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Massachusetts Liberal

Observations on politics, the media and life in Massachusetts and beyond from the left side of the road.

Thursday, April 24, 2008

Who killed the Boston Globe?

Word that 23 more experienced Boston Globe staffers will be walking out the door and on to better things is distressing beyond belief.

While the names are anonymous for now, the devastation from this round of belt-tightening is already broadly known -- and includes names such as Helen Donovan, Michael Larkin, Steve Bailey, Peter May, Jackie MacMullan and Gordon Edes.

When I learned of two more buyout takers (a confidence I will keep) I audibly gasped. The level of talent -- and the devastation this will cause in just one area -- is hard to describe.

While it's a popular past time to trash the Globe (something I have not been above myself) it is impossible to overstate what has happened to this once great metropolitan newspaper since it was sold to The New York Times Co.

Wave upon wave of buyouts (and high profile departures like Bailey) have led to a shrinking news hole and things I once thought were impossible -- for example an Associated Press story on the front page of today's business section.

Not all of the blame rests on the Times -- CraigsList, Monster.com and a variety of automobile websites -- not to mention the demise of the department store, all play a role. That an industry attitude that considered operating margins of under 20 percent a disaster.

And truth be told, the Globe has squandered the potential resources of Boston.com.

But the Grey Lady is to blame for taking it out on the newspaper it bought with great promises and high hopes. It is only in this round of cuts that New York is suffering, for the first time, the morale destruction that comes from talented, dedicated people walking out the door.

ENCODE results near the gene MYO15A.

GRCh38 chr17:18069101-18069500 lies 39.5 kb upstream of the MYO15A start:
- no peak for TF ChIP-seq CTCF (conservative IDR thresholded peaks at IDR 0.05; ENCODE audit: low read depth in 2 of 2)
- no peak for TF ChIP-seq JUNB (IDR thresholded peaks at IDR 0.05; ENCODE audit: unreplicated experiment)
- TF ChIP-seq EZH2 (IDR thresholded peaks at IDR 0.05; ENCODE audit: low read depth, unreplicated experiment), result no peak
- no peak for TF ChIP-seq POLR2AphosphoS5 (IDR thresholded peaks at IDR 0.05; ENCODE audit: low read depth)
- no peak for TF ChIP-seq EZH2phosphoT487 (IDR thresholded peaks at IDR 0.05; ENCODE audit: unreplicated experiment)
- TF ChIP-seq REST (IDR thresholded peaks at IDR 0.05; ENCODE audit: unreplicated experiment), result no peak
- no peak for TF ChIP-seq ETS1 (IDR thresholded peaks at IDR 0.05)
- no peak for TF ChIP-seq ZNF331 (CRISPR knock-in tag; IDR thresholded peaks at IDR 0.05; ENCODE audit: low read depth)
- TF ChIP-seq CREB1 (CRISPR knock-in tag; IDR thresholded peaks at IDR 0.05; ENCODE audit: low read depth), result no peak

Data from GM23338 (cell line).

And yet the problems have escalated because of bad business decisions made by the corporate suite in Times Square (or in the state-of-the-art tower on Eighth Avenue across from the Port Authority bus terminal.)

The newspaper's presence on the web is strong. The corporate presence, not so much. It has been continually outfoxed by Rupert Murdoch (who is ready to move in for the kill with a double dose of The Wall Street Journal and Newsday).

To those leaving I say good times do await. It was wrenching to give up reporting when the I left a once-great news operation that had fallen apart after decades of wretched leadership. But things have turned out well for me, as they will for you.

For the once-great Globe, it's clear a change is desperately needed. The Times should turn it over to local control. The Jack Welch solution discussed about 18 months ago would not have been a good fit.

Instead I see one prominent Boston leader with a solid track record of turning around a moribund operation as the leader of a group that could buy the paper and try to right it.

What do you say Bob Kraft?

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Anonymous Anonymous said...

Please tell more. What did the NYTimes do that aggravated the situation? I thought most of the Globe's problems were self-inflicted.

April 25, 2008 6:33 AM  
Anonymous Anonymous said...

The Globe has been a mess for some time now, and is getting worse by the day. It's sad to see this happening but I'm not a romantic - the poor reporting and increasing leakage of laziness and deference-to-officialdom (easier to quote a spokesperson than to do the actual research) means the Globe's no longer in a protective, checks-and-balances role... and nothing in Boston or the Commonwealth provides that function right now. In other words kids, we're on our own.

First sign of this was the years of lame-o, quoting-press-flacks coverage by Mac Daniel, capped by his departure to the Turnpike Commission where he flipped roles to quote bs to the interns they backfilled the transportation beat with.